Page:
Lewis’ woodpeckers can be found in Colorado’s central and southwestern regions. Their populations are frequently unpredictable, and they prefer to dwell in pine forests and scorched woods. During the acorn and nut collecting season, they roam around looking for places to store them. During the winter, they store these foods in nooks and crannies to keep them safe.

Lewis’ Woodpeckers, unlike most other woodpeckers, feed mostly on midair insects. Their flight has a graceful, crow-like appearance due to their broad, rounded wings.

Since most woodpeckers have black and white bodies, their coloration is also unusual. With a pink belly, a crimson patch on the face, and a dark iridescent green on their back and wings, Lewis’ are rather vivid.


Length: 11.0-12.2 in

Weight: 3.9-5.6 oz

Wingspan: 16.5-20.1 in

In the United States, these medium to huge woodpeckers are abundant in suburban gardens. They’re one of the most vivid birds in North America, in my opinion.

Flickers prefer to find insects on the ground rather than in trees, and unlike other woodpeckers, they often feed on them. The black markings on their bellies, thick black bib, barred black and gray wings, and light brown and gray head will help you identify them. Males will grow a mustache, while females will not.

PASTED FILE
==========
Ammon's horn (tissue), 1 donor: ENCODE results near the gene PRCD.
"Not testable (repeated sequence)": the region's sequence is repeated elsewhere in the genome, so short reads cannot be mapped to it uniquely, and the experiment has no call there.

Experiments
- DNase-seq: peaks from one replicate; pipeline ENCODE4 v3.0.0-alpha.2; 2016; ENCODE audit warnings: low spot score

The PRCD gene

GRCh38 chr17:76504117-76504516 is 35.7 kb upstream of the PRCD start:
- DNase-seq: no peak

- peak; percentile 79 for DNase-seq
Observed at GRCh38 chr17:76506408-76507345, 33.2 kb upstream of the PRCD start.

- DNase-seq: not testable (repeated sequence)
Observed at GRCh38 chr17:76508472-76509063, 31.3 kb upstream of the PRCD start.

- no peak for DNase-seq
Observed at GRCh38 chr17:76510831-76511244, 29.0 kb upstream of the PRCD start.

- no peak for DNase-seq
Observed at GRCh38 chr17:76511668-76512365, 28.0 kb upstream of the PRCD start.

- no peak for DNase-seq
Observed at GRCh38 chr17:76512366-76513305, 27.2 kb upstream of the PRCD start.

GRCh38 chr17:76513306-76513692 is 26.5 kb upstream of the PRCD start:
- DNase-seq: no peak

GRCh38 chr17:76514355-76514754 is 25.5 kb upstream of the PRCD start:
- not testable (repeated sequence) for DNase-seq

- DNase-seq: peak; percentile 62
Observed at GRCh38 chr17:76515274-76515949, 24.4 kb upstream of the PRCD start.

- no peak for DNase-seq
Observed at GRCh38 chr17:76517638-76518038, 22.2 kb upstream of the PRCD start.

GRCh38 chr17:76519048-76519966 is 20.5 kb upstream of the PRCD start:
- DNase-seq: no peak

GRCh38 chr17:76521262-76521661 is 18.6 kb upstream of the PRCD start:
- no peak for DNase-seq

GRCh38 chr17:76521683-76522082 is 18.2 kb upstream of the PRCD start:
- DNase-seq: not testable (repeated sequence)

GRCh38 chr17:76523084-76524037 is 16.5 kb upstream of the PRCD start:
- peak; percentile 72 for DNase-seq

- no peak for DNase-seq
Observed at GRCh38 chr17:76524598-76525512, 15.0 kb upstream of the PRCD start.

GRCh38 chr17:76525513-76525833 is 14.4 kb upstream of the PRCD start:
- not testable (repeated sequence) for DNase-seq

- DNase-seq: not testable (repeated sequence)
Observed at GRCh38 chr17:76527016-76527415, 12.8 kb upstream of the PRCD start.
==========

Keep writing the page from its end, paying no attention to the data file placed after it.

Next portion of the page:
In the United States, there are two color forms: the “yellow-shafted” and the “red-shafted.” Colorado is home to both! The hue of the underwing and tail, as well as the hue of the males’ mustaches, are the most substantial distinctions. When they occasionally interbreed and create a hybrid, you may observe something that resembles a mix of both.

Throughout Colorado, northern flickers may be seen all year, feeding on suet in backyards.


Length: 7.5-9.1 in

Weight: 2.0-3.2 oz

Wingspan: 16.5 in

The red-headed woodpeckers range in Colorado is located on the extreme western edge. They’re only seen in the state’s eastern region during the spring and summer. Most of the state heads east during the winter.

The bright red/crimson head and black and white color-blocked body of the red-headed woodpecker stands out immediately. They’re less frequent backyard visitors than several other kinds of woodpeckers, and they’ll occasionally visit suet feeders. They will eat a variety of nuts and fruits in addition to suet.

Red-headed woodpeckers may be quite aggressive, and they are known to destroy eggs by hammering them or even perforating them in order to kill the young. Acorns and beech nuts are their favorite foods, and they are one of only four species of woodpeckers that store theirs for later use. These woodpeckers go a step further, coating their stash in bark or wood to make it more difficult for predators to see.


Length: 7.5-8.3 in

Weight: 1.1-2.3 oz

Wingspan: 16.1-16.9 in

Until 1983, when researchers discovered that red-naped sapsuckers and yellow-bellied sapsuckers were two distinct species, red-naped sapsuckers were considered to be the same species. Males have a completely red throat and females have a white throat with a red necklace, while both sexes have a crimson forehead.

Like other sapsuckers, they eat insects in addition to drinking sap from aspen, birch, and pine trees. Early in the breeding season (late-May) and early in the morning, when they are most active, look for them in western and central Colorado. Throughout the summer, they stay in Colorado, but then move south for the winter.